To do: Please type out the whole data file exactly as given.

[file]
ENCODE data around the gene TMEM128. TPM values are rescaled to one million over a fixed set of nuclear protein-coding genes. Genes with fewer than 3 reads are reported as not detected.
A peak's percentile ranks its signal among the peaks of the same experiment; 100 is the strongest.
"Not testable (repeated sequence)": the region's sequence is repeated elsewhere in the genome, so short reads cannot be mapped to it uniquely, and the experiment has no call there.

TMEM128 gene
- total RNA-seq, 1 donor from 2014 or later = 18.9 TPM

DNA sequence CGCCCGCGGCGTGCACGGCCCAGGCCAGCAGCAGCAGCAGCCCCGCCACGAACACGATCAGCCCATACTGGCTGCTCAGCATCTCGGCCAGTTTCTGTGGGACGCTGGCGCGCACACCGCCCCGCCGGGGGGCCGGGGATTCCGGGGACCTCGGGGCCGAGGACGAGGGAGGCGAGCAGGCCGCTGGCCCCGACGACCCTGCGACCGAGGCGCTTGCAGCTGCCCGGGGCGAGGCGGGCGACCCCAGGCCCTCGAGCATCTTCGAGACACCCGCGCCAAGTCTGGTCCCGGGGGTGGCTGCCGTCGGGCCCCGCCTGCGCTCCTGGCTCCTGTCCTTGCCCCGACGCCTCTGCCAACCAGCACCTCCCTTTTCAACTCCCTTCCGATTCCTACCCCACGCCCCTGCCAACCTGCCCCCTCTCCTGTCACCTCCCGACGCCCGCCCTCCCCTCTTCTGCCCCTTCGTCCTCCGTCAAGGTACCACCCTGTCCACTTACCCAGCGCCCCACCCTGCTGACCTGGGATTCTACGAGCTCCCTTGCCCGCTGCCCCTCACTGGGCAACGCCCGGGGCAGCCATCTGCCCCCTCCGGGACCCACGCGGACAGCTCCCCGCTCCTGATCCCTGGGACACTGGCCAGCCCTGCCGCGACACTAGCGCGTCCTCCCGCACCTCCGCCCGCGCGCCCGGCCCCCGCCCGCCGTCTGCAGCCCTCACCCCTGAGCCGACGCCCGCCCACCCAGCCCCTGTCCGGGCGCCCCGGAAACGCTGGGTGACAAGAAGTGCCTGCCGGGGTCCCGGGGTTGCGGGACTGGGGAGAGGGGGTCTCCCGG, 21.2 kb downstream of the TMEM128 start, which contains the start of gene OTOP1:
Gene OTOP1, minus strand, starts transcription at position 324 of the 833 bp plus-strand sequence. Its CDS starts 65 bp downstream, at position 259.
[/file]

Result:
ENCODE data around the gene TMEM128. TPM values are rescaled to one million over a fixed set of nuclear protein-coding genes. Genes with fewer than 3 reads are reported as not detected.
A peak's percentile ranks its signal among the peaks of the same experiment; 100 is the strongest.
"Not testable (repeated sequence)": the region's sequence is repeated elsewhere in the genome, so short reads cannot be mapped to it uniquely, and the experiment has no call there.

TMEM128 gene
- total RNA-seq, 1 donor from 2014 or later = 18.9 TPM

DNA sequence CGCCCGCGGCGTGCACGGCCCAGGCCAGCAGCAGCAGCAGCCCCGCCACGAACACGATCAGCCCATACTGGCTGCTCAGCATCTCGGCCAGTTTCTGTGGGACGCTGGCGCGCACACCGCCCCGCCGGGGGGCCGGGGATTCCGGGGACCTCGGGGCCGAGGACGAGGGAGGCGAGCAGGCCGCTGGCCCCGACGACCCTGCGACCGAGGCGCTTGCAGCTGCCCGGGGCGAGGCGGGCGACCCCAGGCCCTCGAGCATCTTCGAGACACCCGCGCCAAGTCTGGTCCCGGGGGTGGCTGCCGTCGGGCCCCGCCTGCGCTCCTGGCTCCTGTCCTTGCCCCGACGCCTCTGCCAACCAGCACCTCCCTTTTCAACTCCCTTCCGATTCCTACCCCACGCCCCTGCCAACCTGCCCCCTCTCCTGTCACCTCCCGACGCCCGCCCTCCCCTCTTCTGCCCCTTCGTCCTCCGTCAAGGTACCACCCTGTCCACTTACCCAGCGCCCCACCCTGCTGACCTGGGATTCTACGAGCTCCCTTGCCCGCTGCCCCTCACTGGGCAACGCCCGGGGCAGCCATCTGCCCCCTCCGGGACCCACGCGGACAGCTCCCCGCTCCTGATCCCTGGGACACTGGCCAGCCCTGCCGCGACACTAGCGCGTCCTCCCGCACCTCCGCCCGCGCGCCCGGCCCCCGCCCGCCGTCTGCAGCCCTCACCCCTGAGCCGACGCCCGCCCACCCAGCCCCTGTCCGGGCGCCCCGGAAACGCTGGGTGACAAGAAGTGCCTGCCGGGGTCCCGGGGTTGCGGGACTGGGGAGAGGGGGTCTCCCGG, 21.2 kb downstream of the TMEM128 start, which contains the start of gene OTOP1:
Gene OTOP1, minus strand, starts transcription at position 324 of the 833 bp plus-strand sequence. Its CDS starts 65 bp downstream, at position 259.